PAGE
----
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running engine dry after use

Discussion in 'Boats and Motors' started by Lewzer, Jun 2, 2005.

  1. Lewzer

    Lewzer Powderfinger

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    Can running the engine dry after use cause problems with seals to dry out?
    I pull the gas line off the motor in the fall to remove gas/oil from the engine to store it for the winter.
    In the summer if I can't go out for 2-4 weeks I'll let the engine run dry.
    Can doing this cause any problems. The motor is a 1999 Mercury 25hp
    2 stroke.
     
  2. I am wondering whether you asked this because you are having problems that you are suspecting are related?

    I am not the most mechanically inclined but I don't see the problem in it. I have various 2 cycle and 4 cycle engines that run out of gas very regularly which if I am understanding you correctly is really what you are doing. I never have had any problems with a motor that I related to running it out. I would be interested though to hear others opinions as well.
     

  3. Lewzer

    Lewzer Powderfinger

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    Nope. I am having no problems whatsoever.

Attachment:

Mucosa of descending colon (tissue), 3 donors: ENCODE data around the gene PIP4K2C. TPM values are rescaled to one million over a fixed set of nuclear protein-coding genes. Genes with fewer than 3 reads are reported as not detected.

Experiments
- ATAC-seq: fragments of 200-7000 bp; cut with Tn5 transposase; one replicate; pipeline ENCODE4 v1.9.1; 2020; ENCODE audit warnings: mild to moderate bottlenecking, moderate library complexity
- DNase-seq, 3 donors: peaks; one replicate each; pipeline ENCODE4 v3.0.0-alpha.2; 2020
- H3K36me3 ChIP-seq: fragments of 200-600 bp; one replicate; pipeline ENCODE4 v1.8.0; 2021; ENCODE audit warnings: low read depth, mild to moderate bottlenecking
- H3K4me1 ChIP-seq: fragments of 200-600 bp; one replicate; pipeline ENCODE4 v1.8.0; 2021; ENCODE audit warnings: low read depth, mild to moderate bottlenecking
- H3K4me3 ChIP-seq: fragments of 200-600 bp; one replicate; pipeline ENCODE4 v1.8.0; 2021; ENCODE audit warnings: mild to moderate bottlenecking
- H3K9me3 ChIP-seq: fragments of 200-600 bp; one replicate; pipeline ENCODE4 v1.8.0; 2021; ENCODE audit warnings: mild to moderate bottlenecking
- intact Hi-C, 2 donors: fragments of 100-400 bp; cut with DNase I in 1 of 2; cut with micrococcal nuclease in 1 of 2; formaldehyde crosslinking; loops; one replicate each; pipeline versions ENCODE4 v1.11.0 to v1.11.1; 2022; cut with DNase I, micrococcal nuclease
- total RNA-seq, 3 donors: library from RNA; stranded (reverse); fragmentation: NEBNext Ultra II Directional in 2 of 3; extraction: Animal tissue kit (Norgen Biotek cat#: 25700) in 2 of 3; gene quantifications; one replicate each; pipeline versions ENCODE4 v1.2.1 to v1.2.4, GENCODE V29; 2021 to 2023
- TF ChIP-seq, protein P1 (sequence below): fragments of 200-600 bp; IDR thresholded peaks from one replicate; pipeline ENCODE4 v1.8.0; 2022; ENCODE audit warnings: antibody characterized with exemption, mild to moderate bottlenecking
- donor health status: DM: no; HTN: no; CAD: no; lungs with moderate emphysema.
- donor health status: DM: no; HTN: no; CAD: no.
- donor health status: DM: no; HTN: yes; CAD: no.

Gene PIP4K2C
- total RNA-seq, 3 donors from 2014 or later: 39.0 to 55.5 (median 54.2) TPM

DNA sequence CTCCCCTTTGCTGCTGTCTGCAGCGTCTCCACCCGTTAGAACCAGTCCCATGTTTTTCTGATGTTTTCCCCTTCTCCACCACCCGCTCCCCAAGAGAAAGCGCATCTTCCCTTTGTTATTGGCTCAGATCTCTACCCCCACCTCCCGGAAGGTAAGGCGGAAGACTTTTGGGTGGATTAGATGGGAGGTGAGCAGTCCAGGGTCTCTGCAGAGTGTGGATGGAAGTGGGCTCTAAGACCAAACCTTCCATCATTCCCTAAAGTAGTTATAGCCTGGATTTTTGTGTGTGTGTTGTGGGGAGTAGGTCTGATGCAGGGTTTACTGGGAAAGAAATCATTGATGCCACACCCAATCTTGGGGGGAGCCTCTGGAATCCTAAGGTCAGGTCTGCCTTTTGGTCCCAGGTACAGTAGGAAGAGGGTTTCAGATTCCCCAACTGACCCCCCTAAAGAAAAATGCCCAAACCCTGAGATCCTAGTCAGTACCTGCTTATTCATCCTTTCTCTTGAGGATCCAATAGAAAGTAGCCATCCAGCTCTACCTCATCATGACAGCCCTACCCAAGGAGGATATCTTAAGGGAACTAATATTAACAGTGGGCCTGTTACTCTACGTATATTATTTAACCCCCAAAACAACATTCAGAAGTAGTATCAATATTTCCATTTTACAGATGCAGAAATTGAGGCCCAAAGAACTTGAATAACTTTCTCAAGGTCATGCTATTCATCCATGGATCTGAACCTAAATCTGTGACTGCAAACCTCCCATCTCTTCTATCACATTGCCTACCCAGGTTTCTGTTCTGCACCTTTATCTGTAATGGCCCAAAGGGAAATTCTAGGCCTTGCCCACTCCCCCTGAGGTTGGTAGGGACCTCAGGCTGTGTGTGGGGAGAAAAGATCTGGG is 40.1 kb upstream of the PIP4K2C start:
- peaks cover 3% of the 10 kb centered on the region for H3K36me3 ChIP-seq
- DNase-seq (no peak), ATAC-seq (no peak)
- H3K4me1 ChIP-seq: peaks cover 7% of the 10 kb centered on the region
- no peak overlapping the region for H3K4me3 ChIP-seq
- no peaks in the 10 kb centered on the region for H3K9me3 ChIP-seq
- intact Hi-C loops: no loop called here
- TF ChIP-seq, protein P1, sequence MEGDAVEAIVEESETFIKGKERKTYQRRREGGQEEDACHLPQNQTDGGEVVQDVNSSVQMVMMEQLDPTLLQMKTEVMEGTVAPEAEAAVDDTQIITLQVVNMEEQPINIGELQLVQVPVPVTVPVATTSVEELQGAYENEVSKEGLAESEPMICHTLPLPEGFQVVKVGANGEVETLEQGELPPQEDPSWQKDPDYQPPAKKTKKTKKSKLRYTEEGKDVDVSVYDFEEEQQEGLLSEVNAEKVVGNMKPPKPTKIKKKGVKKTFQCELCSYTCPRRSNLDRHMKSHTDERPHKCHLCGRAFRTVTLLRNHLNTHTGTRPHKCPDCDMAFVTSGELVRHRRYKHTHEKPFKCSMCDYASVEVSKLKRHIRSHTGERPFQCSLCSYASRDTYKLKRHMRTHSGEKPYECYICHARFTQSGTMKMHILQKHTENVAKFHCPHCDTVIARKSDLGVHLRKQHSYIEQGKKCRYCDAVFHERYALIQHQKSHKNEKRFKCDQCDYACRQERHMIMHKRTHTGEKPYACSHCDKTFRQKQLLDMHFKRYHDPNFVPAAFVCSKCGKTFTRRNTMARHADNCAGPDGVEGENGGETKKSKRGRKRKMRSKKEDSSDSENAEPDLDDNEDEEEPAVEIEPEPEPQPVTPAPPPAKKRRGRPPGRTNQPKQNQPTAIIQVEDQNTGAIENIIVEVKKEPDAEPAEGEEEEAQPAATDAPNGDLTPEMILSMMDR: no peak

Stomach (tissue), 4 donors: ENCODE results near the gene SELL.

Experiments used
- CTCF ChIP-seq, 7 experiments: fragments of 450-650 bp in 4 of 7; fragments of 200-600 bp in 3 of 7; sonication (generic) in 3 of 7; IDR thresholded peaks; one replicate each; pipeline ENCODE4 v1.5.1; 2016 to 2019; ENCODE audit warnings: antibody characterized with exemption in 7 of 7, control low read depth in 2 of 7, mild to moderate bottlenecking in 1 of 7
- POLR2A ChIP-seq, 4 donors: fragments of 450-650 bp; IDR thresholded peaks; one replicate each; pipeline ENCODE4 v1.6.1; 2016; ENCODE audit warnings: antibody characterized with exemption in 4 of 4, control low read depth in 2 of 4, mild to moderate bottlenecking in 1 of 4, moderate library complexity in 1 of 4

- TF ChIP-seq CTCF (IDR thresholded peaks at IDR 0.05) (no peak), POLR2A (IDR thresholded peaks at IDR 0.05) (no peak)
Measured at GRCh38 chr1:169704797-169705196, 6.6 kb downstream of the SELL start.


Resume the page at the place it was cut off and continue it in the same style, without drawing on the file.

I hook up the line, squeeze the bulb a few times, pull the choke and it starts right up.
    Basically you hear of all the problems of the diaphrams or carb parts getting laquered up from the gas/oil mixture if it has been sitting too long. So I try to avoid leaving the motor sit too long with the gas/oil mixture in the motor.
    Was just thinking wether this is a bad idea and whether it could cause problems in the future. I will keep running it dry for winter storage since that is for 3 months. In the summer a couple weeks of storage should not cause a problem.
    I just threw the question out there for a knowledgable person's opinion.
     
  4. I was always taught that you SHOULD disconnect the fuel line and run the motor dry, for the exact reasons you say. Most of the time that's what I do with my 45hp Merc, and I used to do it with a 9.9 Force and a 25 horse Evinrude back into the 80s. It seemed to avoid, rather than produce, problems for me...

    Dr Chip
     
  5. On a 2 cyl engine they run real lean right before it runs out of gas.No lube!
     
  6. I used to do the same also...Never had a problem
     
  7. misfit